11. 11. The point is…  No matter where you are, you will constantly need to assess the information around you  In order to be an informed consumer you should know how to evaluate the information you acquire  In order to support your own arguments you should know how to research your question and cite your sources
    12. 12.  Policy for Academic Integrity: ◦ http://bit.ly/PiX2z2  Two Strike System  100 reported cases a year  One suspension a year What is the policy at Towson?
    13. 13. Why is it important to cite your sources?  Poll ◦ http://bit.ly/TSEMpoll22014sp
    14. 14. What needs to be cited?  Books  Web Pages  YouTube videos  Magazine articles  Graphics  VHS,DVD, audio, etc.  Government reports  Statistics  Encyclopedia articles  Any source of information!
    15. 15. Common Knowledge Quandary  Some examples: ◦ Waste not, want not. ◦ George Washington was the first president of the US ◦ The earth is round  When in doubt, cite it.
    16. 16. Style Manuals  Different disciplines use different style manuals ◦ Social Sciences = American Psychological Association (APA) ◦ Humanities = MLA Handbook for Writers of Research Papers (MLA) ◦ Physical and Natural Science = Chicago/Turabian Author-Date
    17. 17. Chicago Style  Citations
    18. 18. Chicago Style  References
    19. 19. What needs to be cited?  Direct quotes  Ideas borrowed  Paraphrased material
    20. 20. The wrong way to paraphrase: Failure to Cite Source  Original  “They desire, for example, virtue and the absence of vice, no less really than pleasure and the absence of pain.”  Source: Mill, John Stuart. “Utilitarianism.” On Liberty and Other Essays. New York: Oxford University Press, 1998. Quote is from page 169.  Paraphrase  People want morality just as much as they want happiness.
    21. 21. The wrong way to paraphrase: Lack of Significant Rewording  Original  “To the young American architects who made the pilgrimage, the most dazzling figure of all was Walter Gropius, founder of the Bauhaus School.”  Source: Wolfe, Tom. From Bauhaus to Our House. New York: Farrar Straus Giroux, 1981. Quote is from page 10.  Paraphrase  To young American architects who went to Germany, the most dazzling figure was Walter Gropius, founder of the Bauhaus School (Wolfe 1981).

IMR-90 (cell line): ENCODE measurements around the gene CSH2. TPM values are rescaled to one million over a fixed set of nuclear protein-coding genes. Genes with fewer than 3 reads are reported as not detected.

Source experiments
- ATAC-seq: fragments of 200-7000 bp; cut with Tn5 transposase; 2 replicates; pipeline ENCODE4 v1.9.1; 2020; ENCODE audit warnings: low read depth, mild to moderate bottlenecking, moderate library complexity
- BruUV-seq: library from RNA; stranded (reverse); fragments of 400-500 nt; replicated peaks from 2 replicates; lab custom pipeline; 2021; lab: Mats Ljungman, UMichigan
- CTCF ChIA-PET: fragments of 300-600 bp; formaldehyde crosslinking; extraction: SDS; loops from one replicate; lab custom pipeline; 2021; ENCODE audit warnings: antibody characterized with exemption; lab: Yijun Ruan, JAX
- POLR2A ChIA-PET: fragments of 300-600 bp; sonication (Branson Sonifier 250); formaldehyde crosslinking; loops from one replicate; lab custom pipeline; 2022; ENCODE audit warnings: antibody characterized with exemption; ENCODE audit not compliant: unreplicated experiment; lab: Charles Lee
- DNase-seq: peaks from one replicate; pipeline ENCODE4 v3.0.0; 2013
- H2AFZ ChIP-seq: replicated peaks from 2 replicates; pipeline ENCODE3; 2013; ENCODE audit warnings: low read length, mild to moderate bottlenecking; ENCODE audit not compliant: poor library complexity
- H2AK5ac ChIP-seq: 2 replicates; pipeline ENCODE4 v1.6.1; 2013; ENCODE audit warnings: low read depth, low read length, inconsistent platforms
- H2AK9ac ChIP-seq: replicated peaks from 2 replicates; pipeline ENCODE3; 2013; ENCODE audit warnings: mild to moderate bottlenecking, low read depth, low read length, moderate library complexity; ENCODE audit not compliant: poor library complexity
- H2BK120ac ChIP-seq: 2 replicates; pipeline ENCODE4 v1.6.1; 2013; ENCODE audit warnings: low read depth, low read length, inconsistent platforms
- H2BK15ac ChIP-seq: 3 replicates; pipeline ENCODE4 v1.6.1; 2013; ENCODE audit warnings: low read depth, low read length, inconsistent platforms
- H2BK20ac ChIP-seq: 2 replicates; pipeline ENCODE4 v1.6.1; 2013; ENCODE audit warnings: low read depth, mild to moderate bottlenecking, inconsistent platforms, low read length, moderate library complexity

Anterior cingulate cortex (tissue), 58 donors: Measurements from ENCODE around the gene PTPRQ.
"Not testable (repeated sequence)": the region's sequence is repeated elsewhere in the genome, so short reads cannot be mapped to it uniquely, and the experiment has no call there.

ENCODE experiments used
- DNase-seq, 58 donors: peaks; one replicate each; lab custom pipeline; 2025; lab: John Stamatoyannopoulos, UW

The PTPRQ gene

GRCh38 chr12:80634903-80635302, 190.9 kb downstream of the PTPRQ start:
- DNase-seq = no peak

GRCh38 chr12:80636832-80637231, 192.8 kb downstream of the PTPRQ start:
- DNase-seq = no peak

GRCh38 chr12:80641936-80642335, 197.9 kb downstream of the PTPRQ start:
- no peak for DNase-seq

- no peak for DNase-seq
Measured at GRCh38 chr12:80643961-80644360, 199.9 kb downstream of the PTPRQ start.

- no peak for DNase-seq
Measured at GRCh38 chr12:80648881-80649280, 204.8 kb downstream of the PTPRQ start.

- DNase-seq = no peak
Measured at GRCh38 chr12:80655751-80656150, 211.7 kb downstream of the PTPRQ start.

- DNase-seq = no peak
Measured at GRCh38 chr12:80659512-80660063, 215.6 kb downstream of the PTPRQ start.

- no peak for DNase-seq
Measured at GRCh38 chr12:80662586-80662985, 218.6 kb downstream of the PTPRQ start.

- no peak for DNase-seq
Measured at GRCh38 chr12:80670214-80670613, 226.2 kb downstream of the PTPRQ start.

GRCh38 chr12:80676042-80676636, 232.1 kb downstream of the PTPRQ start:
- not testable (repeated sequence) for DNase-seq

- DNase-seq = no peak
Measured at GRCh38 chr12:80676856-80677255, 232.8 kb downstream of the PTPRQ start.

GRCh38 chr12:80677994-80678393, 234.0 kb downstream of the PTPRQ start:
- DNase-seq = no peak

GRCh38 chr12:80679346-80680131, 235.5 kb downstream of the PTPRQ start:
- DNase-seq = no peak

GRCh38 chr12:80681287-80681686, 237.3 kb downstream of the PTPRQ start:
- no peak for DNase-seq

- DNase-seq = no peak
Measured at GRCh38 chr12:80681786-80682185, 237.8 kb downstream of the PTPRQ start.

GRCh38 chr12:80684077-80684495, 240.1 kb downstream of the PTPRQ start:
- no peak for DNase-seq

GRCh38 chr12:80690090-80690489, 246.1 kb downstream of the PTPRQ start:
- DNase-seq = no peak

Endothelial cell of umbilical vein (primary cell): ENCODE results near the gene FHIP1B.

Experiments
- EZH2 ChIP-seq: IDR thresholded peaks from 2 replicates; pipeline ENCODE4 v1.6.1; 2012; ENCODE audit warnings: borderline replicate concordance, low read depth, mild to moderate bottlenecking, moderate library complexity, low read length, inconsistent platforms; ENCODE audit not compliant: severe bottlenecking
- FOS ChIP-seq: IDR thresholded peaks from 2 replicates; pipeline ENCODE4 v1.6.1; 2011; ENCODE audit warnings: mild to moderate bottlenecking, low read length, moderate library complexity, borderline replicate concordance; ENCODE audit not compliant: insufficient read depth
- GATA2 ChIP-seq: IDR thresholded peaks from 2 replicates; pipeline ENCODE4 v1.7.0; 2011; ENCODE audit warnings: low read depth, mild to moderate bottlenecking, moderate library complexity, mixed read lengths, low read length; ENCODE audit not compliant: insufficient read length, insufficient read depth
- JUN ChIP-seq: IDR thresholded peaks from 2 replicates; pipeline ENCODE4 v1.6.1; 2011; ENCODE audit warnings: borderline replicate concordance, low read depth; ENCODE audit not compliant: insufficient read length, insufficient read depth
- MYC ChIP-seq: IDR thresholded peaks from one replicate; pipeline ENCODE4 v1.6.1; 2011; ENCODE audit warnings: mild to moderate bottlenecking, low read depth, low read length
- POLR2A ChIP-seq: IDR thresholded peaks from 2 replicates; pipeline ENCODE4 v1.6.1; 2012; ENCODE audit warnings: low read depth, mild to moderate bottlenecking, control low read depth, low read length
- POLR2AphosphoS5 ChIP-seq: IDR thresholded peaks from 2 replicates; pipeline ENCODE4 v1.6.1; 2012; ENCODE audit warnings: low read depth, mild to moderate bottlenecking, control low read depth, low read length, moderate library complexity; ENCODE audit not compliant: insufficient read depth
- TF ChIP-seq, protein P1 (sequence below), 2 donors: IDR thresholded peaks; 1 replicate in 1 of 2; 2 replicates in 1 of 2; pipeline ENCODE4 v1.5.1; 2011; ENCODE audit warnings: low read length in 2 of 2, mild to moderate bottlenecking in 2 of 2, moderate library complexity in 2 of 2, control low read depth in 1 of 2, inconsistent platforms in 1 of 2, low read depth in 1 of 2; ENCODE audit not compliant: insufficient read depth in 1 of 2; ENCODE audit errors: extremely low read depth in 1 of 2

22. 22. Example A  Original  Don't look for one of these tech heavyweights to knock out the other. Yet if history is any guide, Google's approach may win out over the long term. Recall that in the early 1980s Apple lost its lead in the PC market when Microsoft enlisted the aid of hordes of software developers and dozens of PC manufacturers. Now, if Google can marshal such a united front, Apple could again be swamped by the collective innovations.  Student  Google's approach may win out over the long term. In the early 1980s Apple lost its lead in the PC market as Microsoft enlisted the aid of hordes of software developers and dozens of PC manufacturers. http://bit.ly/TSEMpoll32014sp
    23. 23. Example B  Original  Don't look for one of these tech heavyweights to knock out the other. Yet if history is any guide, Google's approach may win out over the long term. Recall that in the early 1980s Apple lost its lead in the PC market when Microsoft enlisted the aid of hordes of software developers and dozens of PC manufacturers. Now, if Google can marshal such a united front, Apple could again be swamped by the collective innovations.  Student  History tells us that Google's approach may be successful over the long term. In the early 1980s Apple lagged in the PC market as Microsoft collaborated with software developers and dozens of PC manufacturers. Now, if Google would only summon a united front, Apple could again be swamped by the collective innovations (Burrows 2000). http://bit.ly/TSEMpoll42014sp
    24. 24. Example C  Original  Don't look for one of these tech heavyweights to knock out the other. Yet if history is any guide, Google's approach may win out over the long term. Recall that in the early 1980s Apple lost its lead in the PC market when Microsoft enlisted the aid of hordes of software developers and dozens of PC manufacturers. Now, if Google can marshal such a united front, Apple could again be swamped by the collective innovations.  Student  Google stands a chance of beating Apple if it can benefit from the pooled ideas of software developers and device manufacturers, following the strategy that Microsoft employed to Apple‟s detriment in the early „80s. http://bit.ly/TSEMpoll52014sp
    25. 25. Example D  Original  Don't look for one of these tech heavyweights to knock out the other. Yet if history is any guide, Google's approach may win out over the long term. Recall that in the early 1980s Apple lost its lead in the PC market when Microsoft enlisted the aid of hordes of software developers and dozens of PC manufacturers. Now, if Google can marshal such a united front, Apple could again be swamped by the collective innovations.  Student  It is possible that in the battle of the “tech heavyweights” Google might eventually prevail over Apple if it follows the strategy that Microsoft employed to Apple‟s detriment during the early „80s: collaborating, and innovating, with software developers and manufacturers (Burrows 2000, 25). http://bit.ly/TSEMpoll62014sp
    26. 26. Paraphrasing Practice  “Pointing at the best information trumps creating the best information.”  Tweeted by Kenneth Goldsmith on the January 25th, 2014  Go here to enter your paraphrase: ◦ http://bit.ly/paraphrasepractice2013
    27. 27. Library Resources for Chicago
    28. 28. Questions?  Feel free to contact me: ◦ Laksamee Putnam ◦ lputnam@towson.edu ◦ 410.704.3746. ◦ Twitter: @CookLibraryofTU  Or any reference librarian: ◦ Visit Cook Library Reference Desk ◦ 410.704.2462. ◦ IM – tucookchat